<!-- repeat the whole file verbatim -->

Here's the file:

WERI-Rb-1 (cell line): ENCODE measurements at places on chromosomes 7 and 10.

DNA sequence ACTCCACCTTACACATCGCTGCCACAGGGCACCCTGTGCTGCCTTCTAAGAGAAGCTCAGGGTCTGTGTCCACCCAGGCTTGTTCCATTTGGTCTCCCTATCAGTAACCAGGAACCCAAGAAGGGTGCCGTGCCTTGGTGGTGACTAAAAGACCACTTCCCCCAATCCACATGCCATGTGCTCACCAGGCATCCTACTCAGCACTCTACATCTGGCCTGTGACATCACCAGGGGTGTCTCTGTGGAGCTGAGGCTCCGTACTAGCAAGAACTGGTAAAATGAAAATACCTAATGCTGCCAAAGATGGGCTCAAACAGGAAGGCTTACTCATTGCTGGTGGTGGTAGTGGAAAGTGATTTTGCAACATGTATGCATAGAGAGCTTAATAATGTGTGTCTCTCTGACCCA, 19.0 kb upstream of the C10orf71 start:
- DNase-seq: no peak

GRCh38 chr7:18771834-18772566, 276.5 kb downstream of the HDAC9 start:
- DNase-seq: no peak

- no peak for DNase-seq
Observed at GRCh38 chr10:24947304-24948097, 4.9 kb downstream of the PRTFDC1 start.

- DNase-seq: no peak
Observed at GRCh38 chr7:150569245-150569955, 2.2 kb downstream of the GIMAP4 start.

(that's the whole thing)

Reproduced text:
WERI-Rb-1 (cell line): ENCODE measurements at places on chromosomes 7 and 10.

DNA sequence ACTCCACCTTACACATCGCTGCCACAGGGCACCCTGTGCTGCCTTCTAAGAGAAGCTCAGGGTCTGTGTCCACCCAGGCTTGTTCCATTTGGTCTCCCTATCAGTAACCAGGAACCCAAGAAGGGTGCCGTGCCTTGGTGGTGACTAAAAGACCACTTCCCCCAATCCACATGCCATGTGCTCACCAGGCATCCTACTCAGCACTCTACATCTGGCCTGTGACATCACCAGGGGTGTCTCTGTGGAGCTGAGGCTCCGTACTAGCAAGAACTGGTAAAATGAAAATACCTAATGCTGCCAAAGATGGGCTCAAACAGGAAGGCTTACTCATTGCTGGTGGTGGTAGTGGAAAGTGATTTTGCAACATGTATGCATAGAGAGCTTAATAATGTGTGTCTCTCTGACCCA, 19.0 kb upstream of the C10orf71 start:
- DNase-seq: no peak

GRCh38 chr7:18771834-18772566, 276.5 kb downstream of the HDAC9 start:
- DNase-seq: no peak

- no peak for DNase-seq
Observed at GRCh38 chr10:24947304-24948097, 4.9 kb downstream of the PRTFDC1 start.

- DNase-seq: no peak
Observed at GRCh38 chr7:150569245-150569955, 2.2 kb downstream of the GIMAP4 start.